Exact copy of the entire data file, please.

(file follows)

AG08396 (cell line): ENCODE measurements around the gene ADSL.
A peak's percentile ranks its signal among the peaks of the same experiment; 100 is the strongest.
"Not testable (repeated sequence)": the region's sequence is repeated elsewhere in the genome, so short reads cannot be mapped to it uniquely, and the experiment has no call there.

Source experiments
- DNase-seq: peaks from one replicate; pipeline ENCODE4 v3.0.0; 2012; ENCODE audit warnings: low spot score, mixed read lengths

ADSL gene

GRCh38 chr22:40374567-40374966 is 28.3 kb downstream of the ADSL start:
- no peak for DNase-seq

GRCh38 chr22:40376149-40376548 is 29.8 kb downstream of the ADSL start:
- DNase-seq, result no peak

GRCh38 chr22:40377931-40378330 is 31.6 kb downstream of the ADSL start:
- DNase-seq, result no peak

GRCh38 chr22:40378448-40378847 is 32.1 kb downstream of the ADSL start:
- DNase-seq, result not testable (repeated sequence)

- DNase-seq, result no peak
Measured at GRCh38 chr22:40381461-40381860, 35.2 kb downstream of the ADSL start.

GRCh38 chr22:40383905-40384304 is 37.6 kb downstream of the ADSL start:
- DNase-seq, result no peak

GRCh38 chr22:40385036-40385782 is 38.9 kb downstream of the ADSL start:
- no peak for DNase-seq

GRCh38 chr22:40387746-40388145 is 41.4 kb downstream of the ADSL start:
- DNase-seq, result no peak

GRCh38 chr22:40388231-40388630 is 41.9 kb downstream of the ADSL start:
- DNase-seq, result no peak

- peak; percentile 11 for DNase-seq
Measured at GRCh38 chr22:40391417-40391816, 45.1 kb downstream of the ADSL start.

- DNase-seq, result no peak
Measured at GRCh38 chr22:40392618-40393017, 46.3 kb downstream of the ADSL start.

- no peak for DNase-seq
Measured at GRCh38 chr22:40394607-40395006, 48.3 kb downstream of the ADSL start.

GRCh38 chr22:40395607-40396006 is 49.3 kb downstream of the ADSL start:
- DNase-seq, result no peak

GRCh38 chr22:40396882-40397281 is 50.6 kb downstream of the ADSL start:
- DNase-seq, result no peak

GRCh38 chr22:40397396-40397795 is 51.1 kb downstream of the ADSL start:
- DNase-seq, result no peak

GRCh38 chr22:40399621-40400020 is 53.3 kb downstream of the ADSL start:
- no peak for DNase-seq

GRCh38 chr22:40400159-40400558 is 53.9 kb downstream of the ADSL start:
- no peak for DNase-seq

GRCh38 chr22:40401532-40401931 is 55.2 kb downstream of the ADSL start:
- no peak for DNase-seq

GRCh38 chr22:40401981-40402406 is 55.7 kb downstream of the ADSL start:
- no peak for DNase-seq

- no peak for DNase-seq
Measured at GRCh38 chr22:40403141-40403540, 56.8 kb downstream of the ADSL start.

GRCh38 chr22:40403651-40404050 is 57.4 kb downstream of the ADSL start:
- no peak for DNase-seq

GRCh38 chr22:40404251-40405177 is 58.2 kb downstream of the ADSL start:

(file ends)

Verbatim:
AG08396 (cell line): ENCODE measurements around the gene ADSL.
A peak's percentile ranks its signal among the peaks of the same experiment; 100 is the strongest.
"Not testable (repeated sequence)": the region's sequence is repeated elsewhere in the genome, so short reads cannot be mapped to it uniquely, and the experiment has no call there.

Source experiments
- DNase-seq: peaks from one replicate; pipeline ENCODE4 v3.0.0; 2012; ENCODE audit warnings: low spot score, mixed read lengths

ADSL gene

GRCh38 chr22:40374567-40374966 is 28.3 kb downstream of the ADSL start:
- no peak for DNase-seq

GRCh38 chr22:40376149-40376548 is 29.8 kb downstream of the ADSL start:
- DNase-seq, result no peak

GRCh38 chr22:40377931-40378330 is 31.6 kb downstream of the ADSL start:
- DNase-seq, result no peak

GRCh38 chr22:40378448-40378847 is 32.1 kb downstream of the ADSL start:
- DNase-seq, result not testable (repeated sequence)

- DNase-seq, result no peak
Measured at GRCh38 chr22:40381461-40381860, 35.2 kb downstream of the ADSL start.

GRCh38 chr22:40383905-40384304 is 37.6 kb downstream of the ADSL start:
- DNase-seq, result no peak

GRCh38 chr22:40385036-40385782 is 38.9 kb downstream of the ADSL start:
- no peak for DNase-seq

GRCh38 chr22:40387746-40388145 is 41.4 kb downstream of the ADSL start:
- DNase-seq, result no peak

GRCh38 chr22:40388231-40388630 is 41.9 kb downstream of the ADSL start:
- DNase-seq, result no peak

- peak; percentile 11 for DNase-seq
Measured at GRCh38 chr22:40391417-40391816, 45.1 kb downstream of the ADSL start.

- DNase-seq, result no peak
Measured at GRCh38 chr22:40392618-40393017, 46.3 kb downstream of the ADSL start.

- no peak for DNase-seq
Measured at GRCh38 chr22:40394607-40395006, 48.3 kb downstream of the ADSL start.

GRCh38 chr22:40395607-40396006 is 49.3 kb downstream of the ADSL start:
- DNase-seq, result no peak

GRCh38 chr22:40396882-40397281 is 50.6 kb downstream of the ADSL start:
- DNase-seq, result no peak

GRCh38 chr22:40397396-40397795 is 51.1 kb downstream of the ADSL start:
- DNase-seq, result no peak

GRCh38 chr22:40399621-40400020 is 53.3 kb downstream of the ADSL start:
- no peak for DNase-seq

GRCh38 chr22:40400159-40400558 is 53.9 kb downstream of the ADSL start:
- no peak for DNase-seq

GRCh38 chr22:40401532-40401931 is 55.2 kb downstream of the ADSL start:
- no peak for DNase-seq

GRCh38 chr22:40401981-40402406 is 55.7 kb downstream of the ADSL start:
- no peak for DNase-seq

- no peak for DNase-seq
Measured at GRCh38 chr22:40403141-40403540, 56.8 kb downstream of the ADSL start.

GRCh38 chr22:40403651-40404050 is 57.4 kb downstream of the ADSL start:
- no peak for DNase-seq

GRCh38 chr22:40404251-40405177 is 58.2 kb downstream of the ADSL start: